Doing a little digging, /etc/php.ini has many variables regarding the PHP sessions, including:
session.save_path = “/var/lib/php/session”

However, I don’t see anything there dealing with ownership of that dir. And truthfully, I don’t think php.ini is really helpful here, because it’s not like apache/php can change the permissions on a dir it doesn’t have access too anyway.

So it would seem to me that the solutions here are either:

  1. Write a cronjob that just resets the ownership daily or hourly, as a fail-safe safety net for whenever this issue transpires.
  2. Try to get the package maintainers to stop including the ownership change of /var/lib/php/session with their RPMs.

Anyone else know of any ideas as to how we can solve this in a permanent fashion? I’m wondering whether the php 5.3 RPMs (avilable by installing "yum install php53) would exhibit this issue. I presume php 5.3 is compatible with FreePBX? In fact I don’t know why my AsteriskNOW 1.7 distro uses php 5.1 rather than 5.3 in the first place.

Anyway, I guess for the time-being, I’ll just have to setup a cron job for all client’s systems until we figure out something better.

Any other insight would be appreciated.

The following has basic details about this specific php RPM update from the CentOS repo:

States that the release notes on this one go back to a Red Hat employee: Joe Orton [email protected]. It appears that Joe Orton is a Red Hat employee who maintains the PHP package, as per: & then click on the “Packages I maintain” link. So maybe I’ll contact him about the issue.

Additionally, the above URL does state that the package includes the following files:

I’m not sure why they’re including the php/session directory, as it should already exist. Maybe just to make sure that it does indeed exist…?

Just for kicks, it looks like Joe’s SRPM for this PHP RPM is here:

The only thing I don’t know is whether CentOS package maintainers are making any modifications that would come into play here, or whether Joe is really the one whose work is introducing our issue. I’ll ask him & chime back in here.

I just sent Joe an email. Hopefully he gets back to me with helpful info. If so, I’ll post back here.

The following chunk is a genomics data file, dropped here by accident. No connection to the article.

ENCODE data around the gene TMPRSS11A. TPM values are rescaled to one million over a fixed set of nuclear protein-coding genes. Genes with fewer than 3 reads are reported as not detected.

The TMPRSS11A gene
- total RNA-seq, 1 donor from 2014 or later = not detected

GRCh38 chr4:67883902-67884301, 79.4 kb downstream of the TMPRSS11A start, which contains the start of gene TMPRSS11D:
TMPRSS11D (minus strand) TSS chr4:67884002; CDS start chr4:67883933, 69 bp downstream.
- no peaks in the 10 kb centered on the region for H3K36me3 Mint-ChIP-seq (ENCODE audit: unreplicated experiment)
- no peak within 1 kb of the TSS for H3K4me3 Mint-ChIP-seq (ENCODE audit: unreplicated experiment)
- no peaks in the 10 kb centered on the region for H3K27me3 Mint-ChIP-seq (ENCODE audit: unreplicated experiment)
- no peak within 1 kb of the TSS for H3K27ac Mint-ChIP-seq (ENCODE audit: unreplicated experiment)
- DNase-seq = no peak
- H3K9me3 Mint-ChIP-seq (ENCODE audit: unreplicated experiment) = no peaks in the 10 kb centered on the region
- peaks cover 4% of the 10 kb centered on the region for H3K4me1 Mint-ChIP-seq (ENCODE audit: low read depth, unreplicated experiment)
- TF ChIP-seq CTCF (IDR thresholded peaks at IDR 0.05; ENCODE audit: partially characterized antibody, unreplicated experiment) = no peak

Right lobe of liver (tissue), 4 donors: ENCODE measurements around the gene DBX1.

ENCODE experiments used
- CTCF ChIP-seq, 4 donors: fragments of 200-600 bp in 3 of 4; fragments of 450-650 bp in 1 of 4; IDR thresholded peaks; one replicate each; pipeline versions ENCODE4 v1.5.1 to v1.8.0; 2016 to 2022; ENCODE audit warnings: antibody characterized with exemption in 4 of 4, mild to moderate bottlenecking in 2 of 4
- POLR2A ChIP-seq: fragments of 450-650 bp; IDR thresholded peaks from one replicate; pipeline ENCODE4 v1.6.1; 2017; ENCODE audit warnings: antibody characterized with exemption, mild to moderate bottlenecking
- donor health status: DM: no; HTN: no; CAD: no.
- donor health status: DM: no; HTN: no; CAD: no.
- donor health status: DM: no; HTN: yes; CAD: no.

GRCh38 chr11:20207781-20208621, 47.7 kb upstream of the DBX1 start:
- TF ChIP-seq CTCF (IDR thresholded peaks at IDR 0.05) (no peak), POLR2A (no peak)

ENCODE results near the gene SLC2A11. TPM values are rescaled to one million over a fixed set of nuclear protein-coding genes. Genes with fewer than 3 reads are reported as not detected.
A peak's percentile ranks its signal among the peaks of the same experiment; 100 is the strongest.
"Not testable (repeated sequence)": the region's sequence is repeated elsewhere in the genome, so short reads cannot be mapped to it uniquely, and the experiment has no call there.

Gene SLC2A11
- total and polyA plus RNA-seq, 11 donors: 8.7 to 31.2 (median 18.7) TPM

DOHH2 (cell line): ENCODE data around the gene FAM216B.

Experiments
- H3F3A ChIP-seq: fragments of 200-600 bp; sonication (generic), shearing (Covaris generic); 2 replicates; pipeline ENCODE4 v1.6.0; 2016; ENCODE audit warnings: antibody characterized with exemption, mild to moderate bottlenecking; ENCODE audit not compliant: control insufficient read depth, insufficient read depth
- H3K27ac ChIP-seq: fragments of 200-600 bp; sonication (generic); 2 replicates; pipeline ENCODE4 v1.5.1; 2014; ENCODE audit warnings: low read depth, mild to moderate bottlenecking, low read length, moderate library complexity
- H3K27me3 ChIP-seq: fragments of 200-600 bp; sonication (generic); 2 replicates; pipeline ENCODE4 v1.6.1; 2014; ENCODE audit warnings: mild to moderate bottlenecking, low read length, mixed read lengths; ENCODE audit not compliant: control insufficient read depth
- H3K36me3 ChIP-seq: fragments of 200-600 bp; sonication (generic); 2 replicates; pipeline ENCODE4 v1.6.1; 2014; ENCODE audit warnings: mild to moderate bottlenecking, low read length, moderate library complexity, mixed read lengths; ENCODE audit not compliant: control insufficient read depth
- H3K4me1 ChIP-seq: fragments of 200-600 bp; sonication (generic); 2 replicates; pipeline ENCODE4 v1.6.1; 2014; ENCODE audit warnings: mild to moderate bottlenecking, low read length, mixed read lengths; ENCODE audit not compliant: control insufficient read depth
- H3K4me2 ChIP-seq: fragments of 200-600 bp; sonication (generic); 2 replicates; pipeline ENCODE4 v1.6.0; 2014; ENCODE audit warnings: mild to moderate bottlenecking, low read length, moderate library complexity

Anybody have experience with RPM Macros? I’m wondering whether this would be a quick/permanent fix that would enable us to re-force ownership on the dir any time after a php RPM is installed.

Let me know what you think.

If you use the upgrade scripts in the distro this is taken care of for you.

I assume that the package maintainer is going to have some very snarky remarks for you to set your permissions.

The team goes to great lengths to insulate distro users from this kind of stuff. Why on earth do you feel compelled to update PHP on perfectly running systems? OS Package dependencies are very tricky and they can be frustrating even after years of experience. To me it’s almost unapproachable for those without a solid Linux foundation.

To use an analogy, instead of using Windows Update try replacing services in IIS with different versions and see what happens.

I suspect you may be right on this Skyking. No response from him yet. However, it does appear that FreePBX is taking it upon themselves to try to fix this issue from their end anyway, even though it’s not their fault:

Additional discussion here:

As to why I felt compelled to update PHP:

CVE-2012-0830 is documented here:

In other words, we are a security-centric company. We try to never knowingly leave customer’s systems without security patches, when those patches are readily available. I realize that as long as their box is not accessible to the public internet, odds are that a vulnerability like this would never be exploited anyway. But it is simply a security best-practice.

And of course on the other end of the coin, there is the whole “patch testing” process that is also a best-practice so that issues like this one don’t transpire (i.e. a patch doesn’t break your software, rending it wholly or partially unusable).

It sounds to me that maybe this is a part of what the FreePBX distro is all about. And I actually haven’t really looked into the FreePBX distro at all, and I think it’s probably time that I do.